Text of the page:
Friday, July 4, 2008

Belgian Priest who treated Leprosy Patients in Hawaii Moves Closer to Sainthood

(Left Fr. Ed Popish, sscc Right Bishop Larry Silva of Honolulu)
HONOLULU, Hawaii: July 3rd. (International Herald Tribune) - The question of whether Father Damien, a Belgian priest who dedicated his life in the 19th century to serving leprosy patients in Hawaii, will become a saint is now in the hands of Pope Benedict XVI. The pope on Thursday will be presented a document attributing a modern miracle to the priest, who helped leprosy patients exiled to a remote peninsula on Molokai, one of the Hawaiian islands. "At that point we will have to wait, with patience and prudence," the Rev. Ed Popish, treasurer of the Congregation of the Sacred Hearts in Rome, said in an e-mail Wednesday.

Under the Vatican's saint-making procedures, two miracles must to attributed to the candidate's intercession in order for the person to be made a saint. If the first miracle is approved, the person is beatified, and if the second miracle is approved, the person can be made a saint, or canonized. In 1995, Pope John Paul II beatified Damien after church authorities determined he had been responsible for a miracle in 1895. The second miracle has to do with a Honolulu woman, Audrey Toguchi, who recovered from terminal lung cancer in 1999 after she made a pilgrimage to Kalaupapa, where Damien had cared for banished and quarantined leprosy patients. She prayed to the priest, and attributed the healing to the intercession of Damien. The case was written up in the Hawaii Medical Journal in 2000 in an article about complete spontaneous regression of cancer. Her doctor also encouraged her to report her recovery to the church.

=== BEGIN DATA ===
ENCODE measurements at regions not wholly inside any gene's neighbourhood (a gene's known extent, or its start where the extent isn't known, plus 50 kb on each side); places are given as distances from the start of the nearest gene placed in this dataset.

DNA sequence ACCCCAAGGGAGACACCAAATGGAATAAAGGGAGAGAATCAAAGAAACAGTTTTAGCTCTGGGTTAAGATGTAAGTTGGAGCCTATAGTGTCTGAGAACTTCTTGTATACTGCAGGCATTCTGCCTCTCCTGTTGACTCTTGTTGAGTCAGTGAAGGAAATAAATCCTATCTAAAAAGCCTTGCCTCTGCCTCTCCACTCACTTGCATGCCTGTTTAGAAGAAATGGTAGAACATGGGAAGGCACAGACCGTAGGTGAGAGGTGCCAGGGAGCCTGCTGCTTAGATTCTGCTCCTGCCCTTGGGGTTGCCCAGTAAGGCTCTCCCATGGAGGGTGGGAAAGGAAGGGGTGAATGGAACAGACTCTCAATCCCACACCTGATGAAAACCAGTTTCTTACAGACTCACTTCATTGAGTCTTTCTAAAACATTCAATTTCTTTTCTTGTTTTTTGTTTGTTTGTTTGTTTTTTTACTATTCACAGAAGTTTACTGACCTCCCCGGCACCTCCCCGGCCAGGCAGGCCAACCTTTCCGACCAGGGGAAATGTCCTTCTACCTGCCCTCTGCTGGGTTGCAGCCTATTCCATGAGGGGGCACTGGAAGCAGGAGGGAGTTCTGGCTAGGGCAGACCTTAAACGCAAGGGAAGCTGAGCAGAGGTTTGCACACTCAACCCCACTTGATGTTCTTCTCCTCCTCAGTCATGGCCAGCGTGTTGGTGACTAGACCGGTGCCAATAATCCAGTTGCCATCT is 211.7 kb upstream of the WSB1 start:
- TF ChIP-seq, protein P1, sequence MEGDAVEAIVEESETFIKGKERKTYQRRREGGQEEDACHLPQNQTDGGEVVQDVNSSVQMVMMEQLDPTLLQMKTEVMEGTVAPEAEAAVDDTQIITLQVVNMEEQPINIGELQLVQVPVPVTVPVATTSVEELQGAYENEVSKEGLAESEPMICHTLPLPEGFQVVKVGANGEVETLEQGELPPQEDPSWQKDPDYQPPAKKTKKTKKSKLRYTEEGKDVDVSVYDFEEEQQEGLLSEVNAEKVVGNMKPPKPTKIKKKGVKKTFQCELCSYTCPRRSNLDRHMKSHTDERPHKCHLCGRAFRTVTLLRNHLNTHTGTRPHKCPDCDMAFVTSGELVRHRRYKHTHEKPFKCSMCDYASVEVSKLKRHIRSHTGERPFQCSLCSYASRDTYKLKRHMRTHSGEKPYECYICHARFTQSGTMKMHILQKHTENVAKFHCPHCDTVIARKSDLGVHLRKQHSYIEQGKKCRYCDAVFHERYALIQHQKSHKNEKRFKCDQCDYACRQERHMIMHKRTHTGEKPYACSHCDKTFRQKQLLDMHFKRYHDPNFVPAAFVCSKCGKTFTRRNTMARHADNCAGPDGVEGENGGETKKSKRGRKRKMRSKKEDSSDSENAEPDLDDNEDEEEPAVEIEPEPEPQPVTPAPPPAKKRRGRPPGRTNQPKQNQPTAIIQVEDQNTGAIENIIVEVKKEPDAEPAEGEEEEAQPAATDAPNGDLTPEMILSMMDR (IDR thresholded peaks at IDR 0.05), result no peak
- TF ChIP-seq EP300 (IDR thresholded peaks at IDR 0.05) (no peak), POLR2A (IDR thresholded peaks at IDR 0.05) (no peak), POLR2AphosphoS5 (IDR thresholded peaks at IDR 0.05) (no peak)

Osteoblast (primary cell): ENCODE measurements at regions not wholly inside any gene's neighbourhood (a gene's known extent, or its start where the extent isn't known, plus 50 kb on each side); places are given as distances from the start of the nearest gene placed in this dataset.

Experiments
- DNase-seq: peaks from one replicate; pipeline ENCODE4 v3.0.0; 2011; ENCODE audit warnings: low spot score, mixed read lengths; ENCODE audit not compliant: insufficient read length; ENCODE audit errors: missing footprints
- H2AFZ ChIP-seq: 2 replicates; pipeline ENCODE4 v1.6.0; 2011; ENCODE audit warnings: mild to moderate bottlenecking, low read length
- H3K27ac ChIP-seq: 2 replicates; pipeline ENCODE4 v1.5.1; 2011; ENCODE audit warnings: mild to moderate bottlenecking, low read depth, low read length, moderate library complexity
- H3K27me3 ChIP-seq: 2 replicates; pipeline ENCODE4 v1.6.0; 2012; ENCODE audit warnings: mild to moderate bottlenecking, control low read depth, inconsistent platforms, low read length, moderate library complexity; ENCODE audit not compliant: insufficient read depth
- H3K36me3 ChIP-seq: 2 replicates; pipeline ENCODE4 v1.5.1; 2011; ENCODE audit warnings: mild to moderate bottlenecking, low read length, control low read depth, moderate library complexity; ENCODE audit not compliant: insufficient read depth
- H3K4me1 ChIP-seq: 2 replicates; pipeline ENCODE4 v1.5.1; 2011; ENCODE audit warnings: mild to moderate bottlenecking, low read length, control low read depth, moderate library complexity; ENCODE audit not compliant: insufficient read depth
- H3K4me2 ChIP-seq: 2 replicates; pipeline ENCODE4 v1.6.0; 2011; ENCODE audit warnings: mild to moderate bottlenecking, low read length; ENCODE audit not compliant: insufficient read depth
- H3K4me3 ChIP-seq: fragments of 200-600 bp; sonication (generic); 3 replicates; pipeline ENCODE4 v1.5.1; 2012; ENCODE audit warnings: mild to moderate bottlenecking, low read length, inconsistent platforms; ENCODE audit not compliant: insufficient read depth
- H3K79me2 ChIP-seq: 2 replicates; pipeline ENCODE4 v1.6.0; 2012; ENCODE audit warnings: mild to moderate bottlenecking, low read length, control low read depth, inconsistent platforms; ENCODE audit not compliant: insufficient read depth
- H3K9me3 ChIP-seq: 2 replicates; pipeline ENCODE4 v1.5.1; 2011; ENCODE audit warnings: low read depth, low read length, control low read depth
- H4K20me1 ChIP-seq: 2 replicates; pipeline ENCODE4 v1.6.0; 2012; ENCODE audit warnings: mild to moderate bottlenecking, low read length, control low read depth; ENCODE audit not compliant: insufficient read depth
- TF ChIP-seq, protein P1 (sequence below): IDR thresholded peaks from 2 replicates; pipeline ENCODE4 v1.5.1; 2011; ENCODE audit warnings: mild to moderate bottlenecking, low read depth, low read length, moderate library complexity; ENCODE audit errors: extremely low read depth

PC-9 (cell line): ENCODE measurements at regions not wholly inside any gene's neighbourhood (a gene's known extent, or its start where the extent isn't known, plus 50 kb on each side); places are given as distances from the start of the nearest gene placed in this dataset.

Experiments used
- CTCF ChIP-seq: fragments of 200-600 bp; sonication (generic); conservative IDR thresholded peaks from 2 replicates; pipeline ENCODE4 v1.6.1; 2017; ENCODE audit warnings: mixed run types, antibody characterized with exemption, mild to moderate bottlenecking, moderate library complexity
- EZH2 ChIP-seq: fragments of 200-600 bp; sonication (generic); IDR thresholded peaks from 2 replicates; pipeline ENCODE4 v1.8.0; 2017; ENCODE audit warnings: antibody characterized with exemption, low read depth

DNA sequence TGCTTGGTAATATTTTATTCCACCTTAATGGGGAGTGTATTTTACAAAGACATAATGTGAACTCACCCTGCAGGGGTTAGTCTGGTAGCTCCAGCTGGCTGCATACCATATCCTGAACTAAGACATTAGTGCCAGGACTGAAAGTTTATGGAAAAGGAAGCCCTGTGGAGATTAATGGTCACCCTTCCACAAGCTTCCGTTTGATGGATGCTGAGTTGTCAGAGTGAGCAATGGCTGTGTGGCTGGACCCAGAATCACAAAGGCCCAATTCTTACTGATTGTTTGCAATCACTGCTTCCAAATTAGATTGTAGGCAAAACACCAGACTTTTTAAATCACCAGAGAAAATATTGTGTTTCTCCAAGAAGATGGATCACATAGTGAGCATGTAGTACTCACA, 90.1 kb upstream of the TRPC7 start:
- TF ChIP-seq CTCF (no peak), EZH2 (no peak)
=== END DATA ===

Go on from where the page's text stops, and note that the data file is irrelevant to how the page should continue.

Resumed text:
The Congregation for the Causes of Saints, comprised of bishops and cardinals, recently agreed that Toguchi's recovery defied medical explanation. "It's such an exciting time in our lives that one of our men, one of us here in Hawaii, has attained the highest rank of sanctity and will soon be declared a saint in the church," said the Rev. Christopher Keahi, head of the Sacred Hearts order of Hawaii. Honolulu Bishop Larry Silva said canonization is important, "not simply as a recognition of the saintly heroism of Father Damien, but so that, following his example, we may all be renewed in holiness and in our dedication to those brothers and sisters who are most in need." More than 8,000 people were banished to the remote Molokai peninsula after leprosy, also known as Hansen's disease, became epidemic in Hawaii in the 1850s. Forced quarantine did not end until 1969 after drugs were developed to control the disease. Born Joseph de Veuster in 1840, Damien came to Hawaii in 1864, joining other missionaries of the Congregation of the Sacred Hearts of Jesus and Mary. He went to Kalaupapa nine years later, ministering to patients until he contracted Hansen's disease himself and died in 1889 at the age of 49.
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